Resistance Alley, Phoenix
June 4, 2011
Most of my readers have no doubt by now seen the Channel 12 investigation of Tony Lester's suicide. For those who haven't, the links to the first installment and the follow-up are here:
Arizona inmate suicide: Did correction officers fail to administer aid?
Tony Lester's suicide triggers 12 News investigation to find out who's accountable:
PART 2: http://www.azcentral.com/12news/news/articles/2011/11/11/20111111arizona-prison-suicide-failure-to-aid-part-2.html
Viewers sound off on Lester suicide investigation:
Viewers sound off on Lester suicide investigation:
Below is a post from the AZCentral/Channel 12 website by retired Az Department of Corrections Deputy Warden, Carl Toersbijns. Carl has been a staunch advocate for the rights of mentally ill prisoners, and has an insider's perspective on the treatment they receive (and the lack thereof, as in Tony's case)...
Carl ToersbijnsAZCentral.com Blogs
Watching the Channel 12 video on this suicide, it reminded me of the many suicides we have endured in the several years while employed as a prison employee. I know that we can’t save every life nor do we feel compelled to go above and beyond reasonable measures that are both legal and morally acceptable. There are no answers for everything that happens under the heavens but for sure there is a reason for everything that does.
There are many questions still unanswered but there were no administrators disciplined for the death of inmate Anthony Lester, a mentally ill person, incarcerated and sentenced to die at his own hands. Diagnosed with a severe mental illness, his judgment and sentence report contained a recommendation by a judge to be admitted for psychiatric care while in prison. In addition, his medical and mental health files were covered with his treatment needs and were ignored by the Arizona Department of Corrections as he was admitted, classified and sent to a non-mental health unit in Tucson, Arizona.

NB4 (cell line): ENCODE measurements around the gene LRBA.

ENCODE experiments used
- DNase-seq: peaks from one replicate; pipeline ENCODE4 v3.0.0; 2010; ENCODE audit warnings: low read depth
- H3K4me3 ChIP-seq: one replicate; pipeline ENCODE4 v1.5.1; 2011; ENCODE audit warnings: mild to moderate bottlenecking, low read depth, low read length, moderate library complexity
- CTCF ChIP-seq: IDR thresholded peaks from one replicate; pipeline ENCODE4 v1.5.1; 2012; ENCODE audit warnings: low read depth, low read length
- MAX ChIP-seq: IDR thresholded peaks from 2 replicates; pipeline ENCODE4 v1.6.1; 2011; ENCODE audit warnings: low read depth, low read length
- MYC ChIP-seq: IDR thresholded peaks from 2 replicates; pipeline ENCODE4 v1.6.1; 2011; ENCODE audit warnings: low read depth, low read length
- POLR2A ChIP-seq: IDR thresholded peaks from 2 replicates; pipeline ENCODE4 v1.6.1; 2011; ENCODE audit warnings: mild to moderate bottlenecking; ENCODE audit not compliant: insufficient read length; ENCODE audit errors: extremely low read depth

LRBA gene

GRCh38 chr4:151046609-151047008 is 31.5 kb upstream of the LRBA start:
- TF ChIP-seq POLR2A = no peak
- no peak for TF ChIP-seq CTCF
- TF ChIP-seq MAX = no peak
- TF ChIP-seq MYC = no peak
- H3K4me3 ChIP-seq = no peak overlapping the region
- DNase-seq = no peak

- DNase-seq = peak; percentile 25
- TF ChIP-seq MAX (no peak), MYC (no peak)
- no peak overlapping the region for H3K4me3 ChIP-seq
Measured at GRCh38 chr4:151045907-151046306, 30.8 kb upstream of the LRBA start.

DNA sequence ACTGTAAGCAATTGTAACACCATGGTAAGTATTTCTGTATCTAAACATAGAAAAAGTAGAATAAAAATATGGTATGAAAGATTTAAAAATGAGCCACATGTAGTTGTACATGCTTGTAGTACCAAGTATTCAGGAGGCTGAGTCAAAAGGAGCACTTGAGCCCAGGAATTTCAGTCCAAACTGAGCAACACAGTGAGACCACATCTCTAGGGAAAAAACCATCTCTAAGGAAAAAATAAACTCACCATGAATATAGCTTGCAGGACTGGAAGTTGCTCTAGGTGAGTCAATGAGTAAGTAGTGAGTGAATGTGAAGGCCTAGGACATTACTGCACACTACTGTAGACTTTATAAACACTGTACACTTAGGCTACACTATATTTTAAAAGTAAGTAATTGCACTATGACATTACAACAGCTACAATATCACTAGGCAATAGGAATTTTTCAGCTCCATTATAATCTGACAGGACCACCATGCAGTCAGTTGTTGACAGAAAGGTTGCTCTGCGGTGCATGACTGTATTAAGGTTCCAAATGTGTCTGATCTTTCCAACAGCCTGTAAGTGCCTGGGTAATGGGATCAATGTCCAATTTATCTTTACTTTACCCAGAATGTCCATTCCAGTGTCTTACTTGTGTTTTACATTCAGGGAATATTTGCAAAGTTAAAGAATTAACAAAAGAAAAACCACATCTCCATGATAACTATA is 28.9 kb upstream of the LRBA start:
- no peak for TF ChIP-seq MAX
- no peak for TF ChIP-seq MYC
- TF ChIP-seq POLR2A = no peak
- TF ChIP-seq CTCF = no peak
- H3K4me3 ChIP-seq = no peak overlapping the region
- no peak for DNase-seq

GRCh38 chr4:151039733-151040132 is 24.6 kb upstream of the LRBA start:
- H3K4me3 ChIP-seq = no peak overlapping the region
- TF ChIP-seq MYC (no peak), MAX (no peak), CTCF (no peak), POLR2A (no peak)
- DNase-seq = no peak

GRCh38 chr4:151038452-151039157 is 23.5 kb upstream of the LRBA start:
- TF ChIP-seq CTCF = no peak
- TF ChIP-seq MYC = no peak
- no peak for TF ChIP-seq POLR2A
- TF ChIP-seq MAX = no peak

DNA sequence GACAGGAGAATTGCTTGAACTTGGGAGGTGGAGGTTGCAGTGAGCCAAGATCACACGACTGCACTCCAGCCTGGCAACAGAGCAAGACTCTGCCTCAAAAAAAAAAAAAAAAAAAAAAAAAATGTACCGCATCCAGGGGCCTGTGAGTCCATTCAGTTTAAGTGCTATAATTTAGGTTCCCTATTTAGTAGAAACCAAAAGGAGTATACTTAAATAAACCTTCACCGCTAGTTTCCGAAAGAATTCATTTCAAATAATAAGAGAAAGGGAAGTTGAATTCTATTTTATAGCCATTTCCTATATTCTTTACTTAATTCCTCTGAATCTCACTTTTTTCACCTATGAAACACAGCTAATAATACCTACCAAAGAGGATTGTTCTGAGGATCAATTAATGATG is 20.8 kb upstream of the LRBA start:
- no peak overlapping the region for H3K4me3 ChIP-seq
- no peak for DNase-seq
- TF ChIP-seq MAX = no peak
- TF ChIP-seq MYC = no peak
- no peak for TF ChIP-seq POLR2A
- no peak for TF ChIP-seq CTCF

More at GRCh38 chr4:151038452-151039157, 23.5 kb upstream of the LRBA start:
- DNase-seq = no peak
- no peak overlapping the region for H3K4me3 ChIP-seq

Several months after his incarceration, Anthony Lester was put on a mental health watch for suicide risks and self-harm statements made to staff and mental health providers. His watch didn’t last long and he was released back to general population but instead of going to the yard, he was placed in isolation via a stay in a detention cell. His needs of the “voices” he was hearing was not addressed nor was he on any medication that was part of his treatment. Soon after, Lester, with the help of a cellmate, took a razor erroneously given to him by an officer and removed the blade. He then cut his body in many places and finally, he wrote the words “voices” in his own blood before he cut his jugular vein and died.
The investigation was personally handled by the director of the agency as he hurriedly appointed an investigator via telephone and gave specific instructions on his expectations and time frames to conduct this investigation. This would be revealed by the audio tapes of this case. I also know this because I have been involved in many of these deaths where the phone (sometimes the red phone) rings and it is one of the chiefs in Phoenix barking orders how to handle it. As a former deputy warden, I have been taught two things by mentors and not so mentor like people. Control the environment – first you control the internal environment (your own house and make sure the bed is made and the carpet is swept clean for company and looks) make sure the post action report is intact and not filled with red flags or inflammatory works that seek clarification or needless curiously – second control the external environment and make it quick neat and easy to understand when delivered to the press, the governor or those in the legislature curious enough to ask. This control means that the time frame of the incident must be controlled and seamless.
This is done by keeping the package tight and mum until all drafts received have been laundered and ready for inspection. This is the case in every major incident and prepared carefully to avoid any other sources under the Freedom Information Act discovery bases. Evidence is not tagged and often disregarded deemed not relevant. This also includes statements received that are in conflict with other data received. Everything is sanitized for public inspection.